Your CV is your single-most valuable tool when applying for new career opportunities. It is your chance to make your first impression with a prospective employer, explain your story, highlight your achievements and outline your aspirations. With extensive years’ experience within the recruitment sector, here at SimkissGuy we want to share our advice for crafting the best CV possible, to ensure you stand out from the crowd when it comes to applications.
First things first – always ensure your CV looks immediately professional! Recruiters and Hiring Managers alike look for a sharp and clear layout, presented modestly in black and white (avoiding photos, logos and colours) and ensuring it is written in an eligible font – this is to make certain that the reader can easily pick out all the information you’ve so carefully created. Verify that all the company names, employment dates and job titles have been noted correctly and do briefly explain any gaps on your CV so that the prospective employer understands your career journey to-date – a simple sentence or two will suffice.
In terms of content, we absolutely recommend using bullet points to outline the duties and responsibilities for each position you’ve listed on your CV. Using this format helps to break up large chunks of text and makes it far easier to digest by the reader, which ensures that no vital information is missed! Crucially, for each individual job application you make, review and tailor your CV accordingly: ensure that your CV demonstrates or references the strengths, experiences and key skills that the job requires, and where possible try to mirror or echo the language used in the job description as this will help identify the synergies between the role and your experience.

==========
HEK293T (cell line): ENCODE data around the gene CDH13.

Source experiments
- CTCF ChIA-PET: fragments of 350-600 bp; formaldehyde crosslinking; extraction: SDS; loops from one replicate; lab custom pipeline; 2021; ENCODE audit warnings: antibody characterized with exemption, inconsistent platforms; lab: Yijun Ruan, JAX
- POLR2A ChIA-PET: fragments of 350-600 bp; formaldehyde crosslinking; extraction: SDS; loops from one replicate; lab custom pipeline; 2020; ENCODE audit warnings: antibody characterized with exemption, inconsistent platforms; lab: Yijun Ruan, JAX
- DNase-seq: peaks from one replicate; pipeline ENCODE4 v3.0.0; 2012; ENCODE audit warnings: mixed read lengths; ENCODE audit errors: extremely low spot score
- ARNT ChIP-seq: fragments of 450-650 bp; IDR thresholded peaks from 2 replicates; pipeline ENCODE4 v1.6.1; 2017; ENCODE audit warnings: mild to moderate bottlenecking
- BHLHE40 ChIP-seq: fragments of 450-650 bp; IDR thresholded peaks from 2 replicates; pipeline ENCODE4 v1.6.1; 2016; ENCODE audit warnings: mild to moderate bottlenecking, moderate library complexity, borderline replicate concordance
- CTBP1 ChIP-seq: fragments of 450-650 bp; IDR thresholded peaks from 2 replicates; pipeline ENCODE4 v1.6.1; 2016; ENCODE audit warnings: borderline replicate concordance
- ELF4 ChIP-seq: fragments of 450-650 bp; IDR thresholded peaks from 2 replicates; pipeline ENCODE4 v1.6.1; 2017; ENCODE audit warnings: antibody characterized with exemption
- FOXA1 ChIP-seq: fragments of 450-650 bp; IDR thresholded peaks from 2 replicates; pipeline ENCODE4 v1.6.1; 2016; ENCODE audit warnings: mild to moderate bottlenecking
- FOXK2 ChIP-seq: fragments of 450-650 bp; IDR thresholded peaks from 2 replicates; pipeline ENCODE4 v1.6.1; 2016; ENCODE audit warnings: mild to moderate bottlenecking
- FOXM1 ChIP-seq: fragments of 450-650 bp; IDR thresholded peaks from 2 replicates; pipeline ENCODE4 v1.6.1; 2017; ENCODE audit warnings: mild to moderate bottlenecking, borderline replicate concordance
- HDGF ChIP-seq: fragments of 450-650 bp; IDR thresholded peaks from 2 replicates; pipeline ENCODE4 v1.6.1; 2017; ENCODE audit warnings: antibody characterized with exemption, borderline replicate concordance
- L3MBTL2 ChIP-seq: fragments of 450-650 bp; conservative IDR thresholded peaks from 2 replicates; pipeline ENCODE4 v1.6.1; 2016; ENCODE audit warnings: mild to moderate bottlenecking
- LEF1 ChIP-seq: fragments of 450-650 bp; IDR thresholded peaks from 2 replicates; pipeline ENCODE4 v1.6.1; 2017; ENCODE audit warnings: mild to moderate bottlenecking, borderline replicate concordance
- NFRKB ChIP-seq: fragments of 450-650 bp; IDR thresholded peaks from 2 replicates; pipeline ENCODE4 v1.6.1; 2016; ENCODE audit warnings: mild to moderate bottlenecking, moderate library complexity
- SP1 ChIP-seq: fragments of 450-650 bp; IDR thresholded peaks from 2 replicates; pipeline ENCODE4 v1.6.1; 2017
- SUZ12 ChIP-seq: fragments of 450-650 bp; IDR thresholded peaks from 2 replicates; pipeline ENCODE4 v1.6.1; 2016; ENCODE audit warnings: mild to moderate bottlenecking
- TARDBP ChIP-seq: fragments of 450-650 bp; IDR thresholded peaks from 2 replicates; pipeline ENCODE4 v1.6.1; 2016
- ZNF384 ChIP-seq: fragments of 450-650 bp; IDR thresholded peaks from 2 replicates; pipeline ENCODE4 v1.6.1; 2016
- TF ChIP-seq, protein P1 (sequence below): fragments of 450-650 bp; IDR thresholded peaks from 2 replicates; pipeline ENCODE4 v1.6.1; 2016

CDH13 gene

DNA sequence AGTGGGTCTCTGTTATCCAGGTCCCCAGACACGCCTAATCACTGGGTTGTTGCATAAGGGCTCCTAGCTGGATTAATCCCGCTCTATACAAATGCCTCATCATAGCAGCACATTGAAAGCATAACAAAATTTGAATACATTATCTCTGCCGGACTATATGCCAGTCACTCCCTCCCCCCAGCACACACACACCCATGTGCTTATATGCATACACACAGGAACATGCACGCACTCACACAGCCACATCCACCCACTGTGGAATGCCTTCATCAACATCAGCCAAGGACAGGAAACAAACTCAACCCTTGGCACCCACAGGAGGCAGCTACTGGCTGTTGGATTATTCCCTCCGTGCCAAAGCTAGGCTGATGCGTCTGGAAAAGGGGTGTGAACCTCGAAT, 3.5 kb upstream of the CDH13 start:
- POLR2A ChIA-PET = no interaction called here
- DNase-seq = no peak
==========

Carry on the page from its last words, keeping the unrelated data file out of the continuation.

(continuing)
Lastly, it is worth remembering that your CV is the only opportunity you have during these early application stages to convey your unique qualities and strengths, so injecting some flair and personality will really help. Try to keep personal statements to a few sentences and be as creative as possible, whilst remembering that they should only provide a synopsis of your core skills and attributes as an applicant. And whilst it isn’t essential, including a personal interests section can help give some insight into you as an individual outside of work and highlight what motivates you in your spare time – you never know, it could well be an interesting conversation point in an interview!